Of course, for many, this is a completely natural fit for their philanthropy. Corporate foundations and in-house CSR leaders may well feel that working in partnership under the guidance of government offers legitimacy on one hand, and on the other, the chance to be part of something far bigger than they could ever have the capacity to deliver alone. For many private philanthropists and foundations who subscribe to the effective altruism school of giving, the opportunity to coordinate and deliver at scale to defined and measurable targets may be especially compelling.
“Multi-stakeholder partnerships and the resources, knowledge and ingenuity of the private sector, civil society, the scientific community, academia, philanthropy and foundations, parliaments, local authorities, volunteers and other stakeholders will be important to mobilize and share knowledge, expertise, technology and financial resources, complement the efforts of Governments […]” Par. 10.
Clearly, the Addis Ababa agreement presents some huge opportunities for philanthropy to join up with each other and within wider partnerships of cross-sector bodies to deliver joined up solutions on the behalf of beneficiaries. They will be able to influence others from the inside and, with the advantage of shared scale, specialise. However, the decision to work in partnership should not be taken lightly as it could, in theory at least, jeopardise some of the qualities that make philanthropy so special.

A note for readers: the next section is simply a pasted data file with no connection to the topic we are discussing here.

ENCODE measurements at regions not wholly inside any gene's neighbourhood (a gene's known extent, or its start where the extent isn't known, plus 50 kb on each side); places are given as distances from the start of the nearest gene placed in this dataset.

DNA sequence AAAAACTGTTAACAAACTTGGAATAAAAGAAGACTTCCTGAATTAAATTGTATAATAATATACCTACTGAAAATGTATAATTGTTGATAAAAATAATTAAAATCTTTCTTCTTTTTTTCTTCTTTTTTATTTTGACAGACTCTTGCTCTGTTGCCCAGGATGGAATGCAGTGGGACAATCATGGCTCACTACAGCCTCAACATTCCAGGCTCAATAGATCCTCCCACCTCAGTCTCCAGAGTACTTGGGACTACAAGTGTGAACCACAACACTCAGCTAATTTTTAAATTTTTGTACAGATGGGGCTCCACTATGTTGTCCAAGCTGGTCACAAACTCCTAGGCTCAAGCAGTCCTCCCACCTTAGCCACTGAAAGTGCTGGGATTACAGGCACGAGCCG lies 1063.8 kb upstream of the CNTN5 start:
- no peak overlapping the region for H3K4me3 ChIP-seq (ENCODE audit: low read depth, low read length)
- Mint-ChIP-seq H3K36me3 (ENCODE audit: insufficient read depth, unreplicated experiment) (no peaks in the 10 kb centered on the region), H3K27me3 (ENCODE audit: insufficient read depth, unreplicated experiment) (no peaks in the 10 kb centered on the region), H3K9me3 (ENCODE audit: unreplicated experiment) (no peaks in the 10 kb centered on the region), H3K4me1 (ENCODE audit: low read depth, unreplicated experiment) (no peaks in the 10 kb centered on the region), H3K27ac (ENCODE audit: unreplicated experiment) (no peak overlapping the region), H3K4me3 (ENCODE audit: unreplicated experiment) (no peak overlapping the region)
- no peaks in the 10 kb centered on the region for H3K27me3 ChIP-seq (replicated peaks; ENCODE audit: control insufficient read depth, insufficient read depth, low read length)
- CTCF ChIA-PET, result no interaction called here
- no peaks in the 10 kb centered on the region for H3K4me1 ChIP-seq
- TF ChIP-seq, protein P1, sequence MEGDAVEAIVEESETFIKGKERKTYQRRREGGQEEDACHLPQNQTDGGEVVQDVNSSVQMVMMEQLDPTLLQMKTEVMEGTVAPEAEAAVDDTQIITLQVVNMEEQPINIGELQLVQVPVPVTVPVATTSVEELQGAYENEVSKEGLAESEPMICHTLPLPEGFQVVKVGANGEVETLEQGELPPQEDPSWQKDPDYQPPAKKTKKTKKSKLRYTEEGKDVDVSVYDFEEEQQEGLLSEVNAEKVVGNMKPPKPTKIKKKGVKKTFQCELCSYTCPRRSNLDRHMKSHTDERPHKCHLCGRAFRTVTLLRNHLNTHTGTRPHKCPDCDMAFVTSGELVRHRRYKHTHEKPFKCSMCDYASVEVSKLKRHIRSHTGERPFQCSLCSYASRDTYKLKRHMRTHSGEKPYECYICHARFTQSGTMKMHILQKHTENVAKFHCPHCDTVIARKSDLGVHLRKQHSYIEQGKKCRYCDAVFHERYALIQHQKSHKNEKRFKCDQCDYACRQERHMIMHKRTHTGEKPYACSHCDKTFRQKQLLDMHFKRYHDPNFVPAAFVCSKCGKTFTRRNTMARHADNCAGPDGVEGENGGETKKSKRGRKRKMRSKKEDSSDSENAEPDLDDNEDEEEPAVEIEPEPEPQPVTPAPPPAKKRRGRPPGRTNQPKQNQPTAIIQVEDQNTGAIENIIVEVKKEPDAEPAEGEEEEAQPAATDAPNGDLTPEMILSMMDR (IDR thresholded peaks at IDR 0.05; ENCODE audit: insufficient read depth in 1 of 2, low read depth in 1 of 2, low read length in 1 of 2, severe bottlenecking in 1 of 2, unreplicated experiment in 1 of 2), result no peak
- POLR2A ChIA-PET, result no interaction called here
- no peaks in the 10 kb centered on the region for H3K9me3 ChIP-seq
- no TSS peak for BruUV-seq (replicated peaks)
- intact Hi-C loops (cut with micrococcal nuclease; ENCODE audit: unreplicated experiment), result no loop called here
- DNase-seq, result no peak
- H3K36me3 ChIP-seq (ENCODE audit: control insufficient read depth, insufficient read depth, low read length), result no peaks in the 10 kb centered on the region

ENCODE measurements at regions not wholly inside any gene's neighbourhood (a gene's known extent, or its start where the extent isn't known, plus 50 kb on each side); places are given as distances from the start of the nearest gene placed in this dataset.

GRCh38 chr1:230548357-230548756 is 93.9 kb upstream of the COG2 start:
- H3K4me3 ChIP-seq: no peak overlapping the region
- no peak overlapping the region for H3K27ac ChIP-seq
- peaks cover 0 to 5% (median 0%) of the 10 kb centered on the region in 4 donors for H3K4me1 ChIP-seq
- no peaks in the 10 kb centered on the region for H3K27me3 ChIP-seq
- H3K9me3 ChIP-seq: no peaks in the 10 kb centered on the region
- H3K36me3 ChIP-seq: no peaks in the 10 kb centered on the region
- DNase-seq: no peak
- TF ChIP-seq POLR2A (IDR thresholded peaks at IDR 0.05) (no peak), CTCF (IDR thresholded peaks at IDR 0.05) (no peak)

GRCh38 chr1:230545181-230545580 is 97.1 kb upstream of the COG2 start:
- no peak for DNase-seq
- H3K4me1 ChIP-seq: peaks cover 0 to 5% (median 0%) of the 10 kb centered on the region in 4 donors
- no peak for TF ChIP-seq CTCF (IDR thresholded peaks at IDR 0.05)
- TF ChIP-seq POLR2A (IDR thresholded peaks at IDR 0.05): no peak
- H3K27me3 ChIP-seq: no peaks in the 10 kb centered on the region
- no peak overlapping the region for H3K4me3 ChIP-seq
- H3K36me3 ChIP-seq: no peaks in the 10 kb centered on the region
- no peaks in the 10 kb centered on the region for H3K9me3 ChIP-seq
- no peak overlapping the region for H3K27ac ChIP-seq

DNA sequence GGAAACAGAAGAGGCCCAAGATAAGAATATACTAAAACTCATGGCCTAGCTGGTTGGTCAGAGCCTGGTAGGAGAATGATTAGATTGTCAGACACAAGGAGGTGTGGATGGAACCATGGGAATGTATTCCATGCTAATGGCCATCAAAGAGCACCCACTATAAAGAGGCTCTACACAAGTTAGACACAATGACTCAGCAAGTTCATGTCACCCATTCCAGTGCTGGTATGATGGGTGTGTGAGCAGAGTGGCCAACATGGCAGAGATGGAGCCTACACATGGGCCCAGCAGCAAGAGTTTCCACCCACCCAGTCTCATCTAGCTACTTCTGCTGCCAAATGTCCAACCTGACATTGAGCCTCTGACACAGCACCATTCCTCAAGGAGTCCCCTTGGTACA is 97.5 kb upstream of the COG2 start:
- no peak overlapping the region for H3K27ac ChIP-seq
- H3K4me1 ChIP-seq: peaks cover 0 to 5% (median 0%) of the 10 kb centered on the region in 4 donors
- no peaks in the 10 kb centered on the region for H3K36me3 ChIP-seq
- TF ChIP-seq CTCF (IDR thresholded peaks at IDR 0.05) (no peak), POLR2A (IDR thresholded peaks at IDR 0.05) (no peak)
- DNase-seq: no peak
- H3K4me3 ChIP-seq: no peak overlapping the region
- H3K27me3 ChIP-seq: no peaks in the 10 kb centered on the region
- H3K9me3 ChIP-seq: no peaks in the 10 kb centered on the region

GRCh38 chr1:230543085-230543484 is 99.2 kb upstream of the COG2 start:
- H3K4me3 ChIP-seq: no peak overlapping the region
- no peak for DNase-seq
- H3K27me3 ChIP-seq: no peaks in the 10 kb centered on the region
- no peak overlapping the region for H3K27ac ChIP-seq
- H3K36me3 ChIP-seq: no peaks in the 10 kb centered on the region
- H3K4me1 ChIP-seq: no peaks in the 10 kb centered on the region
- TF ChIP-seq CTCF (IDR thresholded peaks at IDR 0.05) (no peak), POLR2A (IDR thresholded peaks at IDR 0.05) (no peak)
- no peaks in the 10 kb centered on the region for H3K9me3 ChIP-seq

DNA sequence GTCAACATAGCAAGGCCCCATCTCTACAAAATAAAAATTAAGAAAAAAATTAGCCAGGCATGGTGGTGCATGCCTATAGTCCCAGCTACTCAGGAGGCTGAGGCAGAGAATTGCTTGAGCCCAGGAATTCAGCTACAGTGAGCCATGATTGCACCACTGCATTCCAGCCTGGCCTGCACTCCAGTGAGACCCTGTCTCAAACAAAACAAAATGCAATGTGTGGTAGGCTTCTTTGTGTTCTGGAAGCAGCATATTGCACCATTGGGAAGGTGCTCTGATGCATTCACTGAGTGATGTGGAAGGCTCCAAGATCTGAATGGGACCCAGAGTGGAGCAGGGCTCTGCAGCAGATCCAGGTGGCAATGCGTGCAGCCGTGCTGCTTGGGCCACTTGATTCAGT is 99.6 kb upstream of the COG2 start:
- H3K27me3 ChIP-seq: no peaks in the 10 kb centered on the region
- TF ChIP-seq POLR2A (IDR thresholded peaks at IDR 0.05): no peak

The risk of risk aversion
A welcome addition to the current iteration of the Addis agreement is the acknowledgement that;
“We recognize philanthropic donors’ flexibility and capacity for innovation and taking risks, and their ability to leverage additional funds through multi-stakeholder partnerships.” Par. 42.
Though this goes some way make a more expansive case for the role of philanthropy, it does not fully allay fears that when delivering from within large cross-sector partnerships, philanthropy will lose one of its core competencies. Increasingly, aid agencies are driven by accountability to tax payers and are expected to deliver value for money. In this climate, it is becoming increasingly difficult to try new ideas and approaches that might, or may even be likely to fail. However, such risk taking is crucial for sustainable development. Philanthropy can act as societies risk capital and when a successful innovation has been proven, bigger partners can be persuaded to change tack. In this way, philanthropy can influence change in the most profound of ways for a relatively small investment. The danger is that this would be more difficult when working as a minority partner.